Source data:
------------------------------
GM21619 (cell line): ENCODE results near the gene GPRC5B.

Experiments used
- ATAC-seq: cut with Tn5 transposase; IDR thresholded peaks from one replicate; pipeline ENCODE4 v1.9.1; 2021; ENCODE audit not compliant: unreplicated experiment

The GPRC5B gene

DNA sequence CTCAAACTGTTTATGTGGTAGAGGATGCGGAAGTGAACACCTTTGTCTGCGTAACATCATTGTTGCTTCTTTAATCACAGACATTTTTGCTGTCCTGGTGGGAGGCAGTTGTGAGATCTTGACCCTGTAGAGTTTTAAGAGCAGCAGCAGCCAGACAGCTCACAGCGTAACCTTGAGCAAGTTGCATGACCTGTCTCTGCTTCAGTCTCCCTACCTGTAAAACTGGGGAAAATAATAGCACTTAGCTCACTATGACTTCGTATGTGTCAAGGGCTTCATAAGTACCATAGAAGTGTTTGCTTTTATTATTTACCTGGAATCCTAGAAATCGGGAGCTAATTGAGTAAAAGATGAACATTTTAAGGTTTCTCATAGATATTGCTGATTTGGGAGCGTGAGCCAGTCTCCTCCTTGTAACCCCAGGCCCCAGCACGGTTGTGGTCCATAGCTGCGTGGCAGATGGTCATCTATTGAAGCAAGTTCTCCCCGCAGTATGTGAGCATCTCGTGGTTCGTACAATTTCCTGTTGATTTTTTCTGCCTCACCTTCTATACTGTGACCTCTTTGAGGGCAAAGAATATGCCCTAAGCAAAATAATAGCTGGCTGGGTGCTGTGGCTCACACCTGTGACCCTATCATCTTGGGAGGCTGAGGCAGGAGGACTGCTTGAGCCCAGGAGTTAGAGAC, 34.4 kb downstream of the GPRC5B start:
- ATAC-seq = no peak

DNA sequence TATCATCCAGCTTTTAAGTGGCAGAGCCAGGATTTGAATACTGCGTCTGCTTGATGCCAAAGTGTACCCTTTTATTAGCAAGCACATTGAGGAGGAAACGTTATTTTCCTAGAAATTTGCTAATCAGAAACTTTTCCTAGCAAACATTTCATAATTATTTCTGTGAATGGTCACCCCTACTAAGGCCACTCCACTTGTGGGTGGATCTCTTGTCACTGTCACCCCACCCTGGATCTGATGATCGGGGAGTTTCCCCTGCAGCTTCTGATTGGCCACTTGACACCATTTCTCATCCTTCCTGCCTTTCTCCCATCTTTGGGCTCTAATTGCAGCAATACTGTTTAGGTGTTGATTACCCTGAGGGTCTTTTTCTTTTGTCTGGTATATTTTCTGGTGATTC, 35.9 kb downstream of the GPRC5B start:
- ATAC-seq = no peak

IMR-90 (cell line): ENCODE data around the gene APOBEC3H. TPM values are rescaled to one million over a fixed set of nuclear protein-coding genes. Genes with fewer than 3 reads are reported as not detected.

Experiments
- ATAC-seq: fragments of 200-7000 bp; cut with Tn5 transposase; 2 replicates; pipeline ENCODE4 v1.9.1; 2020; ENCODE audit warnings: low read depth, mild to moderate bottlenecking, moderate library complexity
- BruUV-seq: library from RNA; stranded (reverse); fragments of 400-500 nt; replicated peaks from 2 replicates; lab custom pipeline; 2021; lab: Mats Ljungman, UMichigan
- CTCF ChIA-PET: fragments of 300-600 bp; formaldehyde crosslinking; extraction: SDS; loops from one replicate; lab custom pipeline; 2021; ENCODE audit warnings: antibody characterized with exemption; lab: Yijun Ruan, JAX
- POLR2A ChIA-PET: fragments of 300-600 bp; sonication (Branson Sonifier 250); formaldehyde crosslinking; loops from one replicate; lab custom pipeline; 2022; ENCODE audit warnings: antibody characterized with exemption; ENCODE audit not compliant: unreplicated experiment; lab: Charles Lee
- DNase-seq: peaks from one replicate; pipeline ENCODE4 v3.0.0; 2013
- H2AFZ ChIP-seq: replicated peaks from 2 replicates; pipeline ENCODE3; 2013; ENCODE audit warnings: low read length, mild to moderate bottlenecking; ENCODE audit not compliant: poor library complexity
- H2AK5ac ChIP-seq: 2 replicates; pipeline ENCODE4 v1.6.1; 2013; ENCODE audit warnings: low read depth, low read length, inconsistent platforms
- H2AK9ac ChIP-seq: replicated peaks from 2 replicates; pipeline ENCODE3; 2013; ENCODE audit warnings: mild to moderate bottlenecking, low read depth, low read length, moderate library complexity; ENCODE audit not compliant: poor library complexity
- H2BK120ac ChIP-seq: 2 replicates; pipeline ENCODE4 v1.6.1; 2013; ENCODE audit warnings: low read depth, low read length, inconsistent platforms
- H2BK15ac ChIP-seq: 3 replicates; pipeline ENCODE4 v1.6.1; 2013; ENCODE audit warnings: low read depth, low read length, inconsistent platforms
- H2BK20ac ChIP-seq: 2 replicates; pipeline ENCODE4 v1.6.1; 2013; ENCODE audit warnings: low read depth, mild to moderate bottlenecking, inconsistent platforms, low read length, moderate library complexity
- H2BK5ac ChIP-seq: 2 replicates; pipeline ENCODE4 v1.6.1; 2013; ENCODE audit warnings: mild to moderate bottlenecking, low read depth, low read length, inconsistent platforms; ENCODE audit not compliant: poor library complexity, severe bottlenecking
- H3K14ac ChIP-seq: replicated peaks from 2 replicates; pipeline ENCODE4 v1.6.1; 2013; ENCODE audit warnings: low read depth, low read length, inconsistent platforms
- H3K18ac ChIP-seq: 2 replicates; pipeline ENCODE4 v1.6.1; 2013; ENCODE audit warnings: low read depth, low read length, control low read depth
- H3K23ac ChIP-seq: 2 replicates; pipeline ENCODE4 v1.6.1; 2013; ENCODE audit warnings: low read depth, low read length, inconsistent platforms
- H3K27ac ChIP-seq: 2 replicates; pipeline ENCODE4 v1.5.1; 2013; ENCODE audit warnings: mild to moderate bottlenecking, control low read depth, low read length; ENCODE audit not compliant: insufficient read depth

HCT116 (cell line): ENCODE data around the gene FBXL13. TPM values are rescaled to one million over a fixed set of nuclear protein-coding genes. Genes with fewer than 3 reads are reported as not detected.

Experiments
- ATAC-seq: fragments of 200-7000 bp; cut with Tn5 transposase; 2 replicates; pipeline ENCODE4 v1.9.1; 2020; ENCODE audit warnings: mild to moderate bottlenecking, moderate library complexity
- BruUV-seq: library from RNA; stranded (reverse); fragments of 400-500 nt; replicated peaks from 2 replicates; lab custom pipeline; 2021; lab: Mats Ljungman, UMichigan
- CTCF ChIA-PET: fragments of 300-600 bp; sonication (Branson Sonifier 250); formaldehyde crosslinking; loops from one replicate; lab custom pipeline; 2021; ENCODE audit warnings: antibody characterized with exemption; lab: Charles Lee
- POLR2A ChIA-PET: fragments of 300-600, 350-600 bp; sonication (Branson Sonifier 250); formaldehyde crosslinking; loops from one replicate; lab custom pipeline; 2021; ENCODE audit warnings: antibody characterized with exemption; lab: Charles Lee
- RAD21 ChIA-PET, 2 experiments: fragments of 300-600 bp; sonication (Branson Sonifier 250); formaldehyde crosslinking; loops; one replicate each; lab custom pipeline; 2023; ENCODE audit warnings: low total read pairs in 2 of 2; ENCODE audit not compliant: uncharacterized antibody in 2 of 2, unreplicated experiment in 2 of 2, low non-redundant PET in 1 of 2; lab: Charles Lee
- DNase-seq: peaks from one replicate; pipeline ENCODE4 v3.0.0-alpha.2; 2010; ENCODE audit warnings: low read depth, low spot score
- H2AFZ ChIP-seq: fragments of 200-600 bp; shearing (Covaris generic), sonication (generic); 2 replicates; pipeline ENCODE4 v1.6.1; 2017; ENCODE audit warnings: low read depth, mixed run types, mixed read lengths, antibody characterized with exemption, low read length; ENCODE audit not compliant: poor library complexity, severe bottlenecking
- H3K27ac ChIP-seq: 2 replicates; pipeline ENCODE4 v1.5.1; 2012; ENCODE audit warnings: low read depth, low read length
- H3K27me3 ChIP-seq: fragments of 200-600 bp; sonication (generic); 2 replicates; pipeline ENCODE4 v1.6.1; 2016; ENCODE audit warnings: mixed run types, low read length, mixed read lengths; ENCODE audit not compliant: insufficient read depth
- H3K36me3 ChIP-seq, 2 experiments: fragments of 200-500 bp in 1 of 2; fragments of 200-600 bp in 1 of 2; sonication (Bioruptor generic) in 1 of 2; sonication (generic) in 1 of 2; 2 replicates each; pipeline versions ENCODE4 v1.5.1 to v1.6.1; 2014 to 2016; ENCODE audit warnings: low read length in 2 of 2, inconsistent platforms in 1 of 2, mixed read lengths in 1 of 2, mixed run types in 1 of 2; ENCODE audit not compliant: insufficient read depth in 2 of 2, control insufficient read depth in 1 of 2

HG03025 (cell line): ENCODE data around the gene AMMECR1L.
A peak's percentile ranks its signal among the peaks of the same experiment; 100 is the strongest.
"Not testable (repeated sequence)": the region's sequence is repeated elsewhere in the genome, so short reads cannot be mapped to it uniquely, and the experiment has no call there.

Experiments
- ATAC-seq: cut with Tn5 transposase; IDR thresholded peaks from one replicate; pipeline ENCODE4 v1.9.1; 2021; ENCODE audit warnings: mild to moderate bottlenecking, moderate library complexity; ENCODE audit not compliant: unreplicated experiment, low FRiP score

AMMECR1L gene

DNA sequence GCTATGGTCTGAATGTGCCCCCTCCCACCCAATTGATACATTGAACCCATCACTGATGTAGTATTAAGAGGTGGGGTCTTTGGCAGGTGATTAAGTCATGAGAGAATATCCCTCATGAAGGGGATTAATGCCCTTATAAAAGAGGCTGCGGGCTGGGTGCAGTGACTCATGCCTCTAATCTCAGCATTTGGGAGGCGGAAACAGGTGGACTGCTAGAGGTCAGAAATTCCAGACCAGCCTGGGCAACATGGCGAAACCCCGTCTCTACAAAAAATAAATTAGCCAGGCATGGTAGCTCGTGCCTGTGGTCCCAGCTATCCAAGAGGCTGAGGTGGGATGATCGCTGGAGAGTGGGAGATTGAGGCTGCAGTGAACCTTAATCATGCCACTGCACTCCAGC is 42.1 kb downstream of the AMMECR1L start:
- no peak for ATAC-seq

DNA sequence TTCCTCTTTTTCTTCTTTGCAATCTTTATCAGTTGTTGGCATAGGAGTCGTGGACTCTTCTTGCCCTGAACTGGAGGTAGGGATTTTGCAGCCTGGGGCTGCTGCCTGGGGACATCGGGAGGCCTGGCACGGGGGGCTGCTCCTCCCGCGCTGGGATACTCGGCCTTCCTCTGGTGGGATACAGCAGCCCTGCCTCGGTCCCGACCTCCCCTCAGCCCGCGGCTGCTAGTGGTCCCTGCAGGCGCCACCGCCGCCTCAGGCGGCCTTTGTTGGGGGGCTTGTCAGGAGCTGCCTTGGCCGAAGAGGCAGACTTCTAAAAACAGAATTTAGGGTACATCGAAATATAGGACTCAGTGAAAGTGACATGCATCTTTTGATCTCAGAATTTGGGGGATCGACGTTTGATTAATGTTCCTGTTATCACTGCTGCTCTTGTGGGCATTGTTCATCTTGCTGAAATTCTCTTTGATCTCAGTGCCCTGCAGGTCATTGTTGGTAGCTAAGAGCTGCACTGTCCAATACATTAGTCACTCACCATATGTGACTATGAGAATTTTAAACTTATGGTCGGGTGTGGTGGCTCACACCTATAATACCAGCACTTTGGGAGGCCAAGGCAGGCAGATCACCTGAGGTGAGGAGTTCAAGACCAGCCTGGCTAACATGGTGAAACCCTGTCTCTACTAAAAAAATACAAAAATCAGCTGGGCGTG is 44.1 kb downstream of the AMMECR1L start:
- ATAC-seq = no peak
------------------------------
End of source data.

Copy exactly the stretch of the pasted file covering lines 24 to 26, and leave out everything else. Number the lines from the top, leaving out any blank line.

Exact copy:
- H3K18ac ChIP-seq: 2 replicates; pipeline ENCODE4 v1.6.1; 2013; ENCODE audit warnings: low read depth, low read length, control low read depth
- H3K23ac ChIP-seq: 2 replicates; pipeline ENCODE4 v1.6.1; 2013; ENCODE audit warnings: low read depth, low read length, inconsistent platforms
- H3K27ac ChIP-seq: 2 replicates; pipeline ENCODE4 v1.5.1; 2013; ENCODE audit warnings: mild to moderate bottlenecking, control low read depth, low read length; ENCODE audit not compliant: insufficient read depth